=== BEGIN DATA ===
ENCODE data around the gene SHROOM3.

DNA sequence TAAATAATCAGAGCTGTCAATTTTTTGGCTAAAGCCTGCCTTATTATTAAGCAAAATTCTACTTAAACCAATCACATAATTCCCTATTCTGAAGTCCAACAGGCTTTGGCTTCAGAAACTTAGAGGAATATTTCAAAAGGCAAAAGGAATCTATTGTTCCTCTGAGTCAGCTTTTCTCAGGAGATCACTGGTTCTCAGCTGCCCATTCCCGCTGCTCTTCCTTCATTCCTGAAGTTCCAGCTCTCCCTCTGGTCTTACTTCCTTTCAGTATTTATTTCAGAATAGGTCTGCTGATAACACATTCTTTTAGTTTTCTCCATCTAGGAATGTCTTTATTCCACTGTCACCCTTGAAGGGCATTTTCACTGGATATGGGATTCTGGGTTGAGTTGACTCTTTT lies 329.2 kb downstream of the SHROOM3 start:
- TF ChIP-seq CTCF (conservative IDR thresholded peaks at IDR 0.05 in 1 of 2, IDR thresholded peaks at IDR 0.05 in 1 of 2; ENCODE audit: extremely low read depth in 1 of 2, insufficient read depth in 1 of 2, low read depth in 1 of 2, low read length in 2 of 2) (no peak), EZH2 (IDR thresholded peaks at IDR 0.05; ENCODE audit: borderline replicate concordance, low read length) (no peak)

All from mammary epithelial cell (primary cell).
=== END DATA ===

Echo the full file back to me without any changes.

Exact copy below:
ENCODE data around the gene SHROOM3.

DNA sequence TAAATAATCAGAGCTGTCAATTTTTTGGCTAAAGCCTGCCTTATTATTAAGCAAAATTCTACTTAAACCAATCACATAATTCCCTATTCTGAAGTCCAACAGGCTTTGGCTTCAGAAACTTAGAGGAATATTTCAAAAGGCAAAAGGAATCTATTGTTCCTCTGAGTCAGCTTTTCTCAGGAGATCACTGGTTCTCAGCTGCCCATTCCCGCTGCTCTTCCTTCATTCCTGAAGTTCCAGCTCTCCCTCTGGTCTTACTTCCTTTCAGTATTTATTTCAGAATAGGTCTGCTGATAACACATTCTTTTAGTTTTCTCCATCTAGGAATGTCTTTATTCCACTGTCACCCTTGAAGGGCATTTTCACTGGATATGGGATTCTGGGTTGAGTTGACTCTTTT lies 329.2 kb downstream of the SHROOM3 start:
- TF ChIP-seq CTCF (conservative IDR thresholded peaks at IDR 0.05 in 1 of 2, IDR thresholded peaks at IDR 0.05 in 1 of 2; ENCODE audit: extremely low read depth in 1 of 2, insufficient read depth in 1 of 2, low read depth in 1 of 2, low read length in 2 of 2) (no peak), EZH2 (IDR thresholded peaks at IDR 0.05; ENCODE audit: borderline replicate concordance, low read length) (no peak)

All from mammary epithelial cell (primary cell).